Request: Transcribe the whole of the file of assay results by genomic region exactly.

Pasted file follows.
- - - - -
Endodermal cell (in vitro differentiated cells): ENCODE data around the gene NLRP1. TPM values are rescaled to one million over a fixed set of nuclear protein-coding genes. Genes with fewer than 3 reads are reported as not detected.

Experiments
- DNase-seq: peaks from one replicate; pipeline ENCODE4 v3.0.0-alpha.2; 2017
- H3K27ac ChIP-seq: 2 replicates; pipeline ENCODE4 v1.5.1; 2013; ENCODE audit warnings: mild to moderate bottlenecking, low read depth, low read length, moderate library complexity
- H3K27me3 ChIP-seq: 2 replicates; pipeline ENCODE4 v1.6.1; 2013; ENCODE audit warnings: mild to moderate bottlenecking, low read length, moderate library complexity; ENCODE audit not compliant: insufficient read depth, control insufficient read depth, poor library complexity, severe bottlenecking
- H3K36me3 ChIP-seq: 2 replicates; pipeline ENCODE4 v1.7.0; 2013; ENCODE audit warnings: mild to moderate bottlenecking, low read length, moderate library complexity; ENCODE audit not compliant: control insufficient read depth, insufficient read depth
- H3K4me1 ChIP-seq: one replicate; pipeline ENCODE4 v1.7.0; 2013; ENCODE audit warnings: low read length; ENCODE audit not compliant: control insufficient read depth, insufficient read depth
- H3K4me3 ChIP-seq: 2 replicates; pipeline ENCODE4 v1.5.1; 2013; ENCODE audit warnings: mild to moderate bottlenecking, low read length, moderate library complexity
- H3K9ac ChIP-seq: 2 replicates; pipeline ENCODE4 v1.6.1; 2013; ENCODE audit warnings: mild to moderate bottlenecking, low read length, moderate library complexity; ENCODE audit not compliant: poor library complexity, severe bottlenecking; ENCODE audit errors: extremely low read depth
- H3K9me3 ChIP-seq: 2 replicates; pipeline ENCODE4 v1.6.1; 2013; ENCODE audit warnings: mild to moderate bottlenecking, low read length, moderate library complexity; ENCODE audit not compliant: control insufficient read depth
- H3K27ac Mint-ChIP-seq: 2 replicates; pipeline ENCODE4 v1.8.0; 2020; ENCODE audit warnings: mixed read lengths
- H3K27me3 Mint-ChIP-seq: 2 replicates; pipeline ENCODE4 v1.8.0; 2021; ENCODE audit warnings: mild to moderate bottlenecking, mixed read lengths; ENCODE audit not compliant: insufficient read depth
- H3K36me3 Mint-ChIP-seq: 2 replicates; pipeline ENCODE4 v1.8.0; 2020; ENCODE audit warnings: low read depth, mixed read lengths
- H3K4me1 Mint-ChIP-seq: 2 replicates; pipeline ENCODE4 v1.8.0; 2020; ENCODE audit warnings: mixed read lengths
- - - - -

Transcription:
Endodermal cell (in vitro differentiated cells): ENCODE data around the gene NLRP1. TPM values are rescaled to one million over a fixed set of nuclear protein-coding genes. Genes with fewer than 3 reads are reported as not detected.

Experiments
- DNase-seq: peaks from one replicate; pipeline ENCODE4 v3.0.0-alpha.2; 2017
- H3K27ac ChIP-seq: 2 replicates; pipeline ENCODE4 v1.5.1; 2013; ENCODE audit warnings: mild to moderate bottlenecking, low read depth, low read length, moderate library complexity
- H3K27me3 ChIP-seq: 2 replicates; pipeline ENCODE4 v1.6.1; 2013; ENCODE audit warnings: mild to moderate bottlenecking, low read length, moderate library complexity; ENCODE audit not compliant: insufficient read depth, control insufficient read depth, poor library complexity, severe bottlenecking
- H3K36me3 ChIP-seq: 2 replicates; pipeline ENCODE4 v1.7.0; 2013; ENCODE audit warnings: mild to moderate bottlenecking, low read length, moderate library complexity; ENCODE audit not compliant: control insufficient read depth, insufficient read depth
- H3K4me1 ChIP-seq: one replicate; pipeline ENCODE4 v1.7.0; 2013; ENCODE audit warnings: low read length; ENCODE audit not compliant: control insufficient read depth, insufficient read depth
- H3K4me3 ChIP-seq: 2 replicates; pipeline ENCODE4 v1.5.1; 2013; ENCODE audit warnings: mild to moderate bottlenecking, low read length, moderate library complexity
- H3K9ac ChIP-seq: 2 replicates; pipeline ENCODE4 v1.6.1; 2013; ENCODE audit warnings: mild to moderate bottlenecking, low read length, moderate library complexity; ENCODE audit not compliant: poor library complexity, severe bottlenecking; ENCODE audit errors: extremely low read depth
- H3K9me3 ChIP-seq: 2 replicates; pipeline ENCODE4 v1.6.1; 2013; ENCODE audit warnings: mild to moderate bottlenecking, low read length, moderate library complexity; ENCODE audit not compliant: control insufficient read depth
- H3K27ac Mint-ChIP-seq: 2 replicates; pipeline ENCODE4 v1.8.0; 2020; ENCODE audit warnings: mixed read lengths
- H3K27me3 Mint-ChIP-seq: 2 replicates; pipeline ENCODE4 v1.8.0; 2021; ENCODE audit warnings: mild to moderate bottlenecking, mixed read lengths; ENCODE audit not compliant: insufficient read depth
- H3K36me3 Mint-ChIP-seq: 2 replicates; pipeline ENCODE4 v1.8.0; 2020; ENCODE audit warnings: low read depth, mixed read lengths
- H3K4me1 Mint-ChIP-seq: 2 replicates; pipeline ENCODE4 v1.8.0; 2020; ENCODE audit warnings: mixed read lengths